A five-minute drive away from the city of Akureyri, Iceland’s ‘capital of the North’, lies Forest Lagoon, an unprecedented geothermal spa experience, even by the country’s exacting standards. Uniquely located in the Vaðlaskógur forest, its bathing pools are heated by a natural geothermal water source discovered by chance during a tunnel excavation project in 2015.

To make the most of its unique setting, the spa’s owners, Finnur Aðalbjörnsson and Sigríður Hammer, called upon Basalt Architects. The Reykjavík-based practice was founded in 2009 by Sigríður Sigþórsdóttir, famed for her groundbreaking design of the Blue Lagoon in 1998 (see W*21). Basalt went on to design the adjoining luxury hotel and spa, completed in 2018, as well as a string of new spas and baths all over Iceland. 

Detail view of timber pavilion at forest lagoon geothermal spa in Iceland

‘The funny thing that connects most of these projects is that they are born out of accidents,’ says Hrólfur Karl Cela, a partner at Basalt. ‘I don’t think any of the clients intended to find hot water for a bath. They were trying to find hot water for municipal consumption or heating, but the water was slightly too salty, or had algae, so couldn’t be used for infrastructure systems. But it was perfect for bathing – which is the case here.’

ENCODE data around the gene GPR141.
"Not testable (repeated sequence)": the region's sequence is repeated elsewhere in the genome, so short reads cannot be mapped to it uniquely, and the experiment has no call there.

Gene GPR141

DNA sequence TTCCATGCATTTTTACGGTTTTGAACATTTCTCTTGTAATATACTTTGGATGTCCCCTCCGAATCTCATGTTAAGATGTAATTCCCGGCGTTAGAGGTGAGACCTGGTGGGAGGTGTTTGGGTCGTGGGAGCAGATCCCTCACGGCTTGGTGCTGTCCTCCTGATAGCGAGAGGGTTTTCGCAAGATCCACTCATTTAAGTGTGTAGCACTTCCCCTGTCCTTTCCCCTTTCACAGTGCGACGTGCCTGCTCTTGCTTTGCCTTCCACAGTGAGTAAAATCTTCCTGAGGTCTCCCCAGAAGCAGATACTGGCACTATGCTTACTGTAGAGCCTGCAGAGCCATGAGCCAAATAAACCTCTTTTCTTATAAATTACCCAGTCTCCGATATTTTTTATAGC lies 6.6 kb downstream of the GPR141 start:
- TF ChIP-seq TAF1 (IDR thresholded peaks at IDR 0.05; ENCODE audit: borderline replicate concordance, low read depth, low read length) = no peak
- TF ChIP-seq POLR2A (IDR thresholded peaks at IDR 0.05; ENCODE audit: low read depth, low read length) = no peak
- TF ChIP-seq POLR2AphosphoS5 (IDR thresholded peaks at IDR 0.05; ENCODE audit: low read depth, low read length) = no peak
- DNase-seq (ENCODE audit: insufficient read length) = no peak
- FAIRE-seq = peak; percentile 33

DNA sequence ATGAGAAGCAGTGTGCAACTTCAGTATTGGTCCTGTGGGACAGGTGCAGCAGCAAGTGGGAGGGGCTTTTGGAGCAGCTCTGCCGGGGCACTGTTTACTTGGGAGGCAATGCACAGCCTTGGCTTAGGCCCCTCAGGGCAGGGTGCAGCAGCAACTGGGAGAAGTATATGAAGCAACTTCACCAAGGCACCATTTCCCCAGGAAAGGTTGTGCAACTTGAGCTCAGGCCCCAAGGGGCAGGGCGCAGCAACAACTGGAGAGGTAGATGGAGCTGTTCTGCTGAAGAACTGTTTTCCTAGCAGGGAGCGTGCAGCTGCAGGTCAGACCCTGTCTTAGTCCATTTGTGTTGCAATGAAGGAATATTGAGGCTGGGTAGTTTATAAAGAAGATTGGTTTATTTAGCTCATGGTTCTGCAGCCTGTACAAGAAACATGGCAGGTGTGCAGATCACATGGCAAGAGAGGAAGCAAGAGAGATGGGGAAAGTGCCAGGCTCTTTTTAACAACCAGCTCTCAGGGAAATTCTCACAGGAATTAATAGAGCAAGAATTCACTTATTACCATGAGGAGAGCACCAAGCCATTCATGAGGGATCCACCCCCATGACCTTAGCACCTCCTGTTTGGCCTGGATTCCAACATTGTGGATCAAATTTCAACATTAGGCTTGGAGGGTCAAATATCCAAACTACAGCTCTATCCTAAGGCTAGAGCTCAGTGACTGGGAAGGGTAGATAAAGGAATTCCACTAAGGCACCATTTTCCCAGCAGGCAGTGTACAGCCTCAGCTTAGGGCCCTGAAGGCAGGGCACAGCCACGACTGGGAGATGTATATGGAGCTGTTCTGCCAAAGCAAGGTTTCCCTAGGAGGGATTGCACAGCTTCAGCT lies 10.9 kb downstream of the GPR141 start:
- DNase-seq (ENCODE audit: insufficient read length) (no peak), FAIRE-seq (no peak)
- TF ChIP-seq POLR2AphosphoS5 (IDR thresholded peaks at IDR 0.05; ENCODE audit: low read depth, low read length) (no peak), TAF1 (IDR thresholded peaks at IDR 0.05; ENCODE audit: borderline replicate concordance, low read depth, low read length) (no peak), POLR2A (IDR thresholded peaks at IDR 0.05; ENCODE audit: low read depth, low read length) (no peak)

For Forest Lagoon, Basalt Architects has created a surreal 1,300 sq ft complex that encompasses two infinity pools with swim-up bars, a cold tub, a sauna and a bistro. Facing the Eyja Fjord, the building is split into two parts – a wooden pavilion that houses a restaurant with large glass windows, and a second precast concrete structure containing changing facilities with aspects of the exposed cliff that become part of the interior. 

Misty view across Forest Lagoon geothermal bathing pool in Iceland

Embedding the spa into the mountainside and forest was a natural decision. ‘The building is very elongated to make less of an impact on the site, so you don’t have to carve the mountain away, but work with it,’ says Marcos Zotes, a partner at Basalt Architects. ‘The forest is the leading design element, so we tried to keep as much of it as possible. There are trees inside the building and in the pool that break up the mass.’

‘Bathing in a forest in Iceland is extremely rare. It’s a unique opportunity, and we wanted to emphasise that,’ adds Perla Dís Kristinsdóttir, an architect on the project. ‘We formed the lagoon around certain trees, which played a part in determining the size of the pools.’ Cela continues, ‘We also found that the white noise of the water flowing drowns out the sounds of traffic from the road. So we placed the entrance close to the stream, then tried to include as many places as possible where you can hear flowing water.’

Forest Lagoon now stands as a fully-formed destination surrounded by walking trails and biking paths. Providing access to a previously unused area, it exemplifies both a respect for the surroundings and a reverence for natural resources. §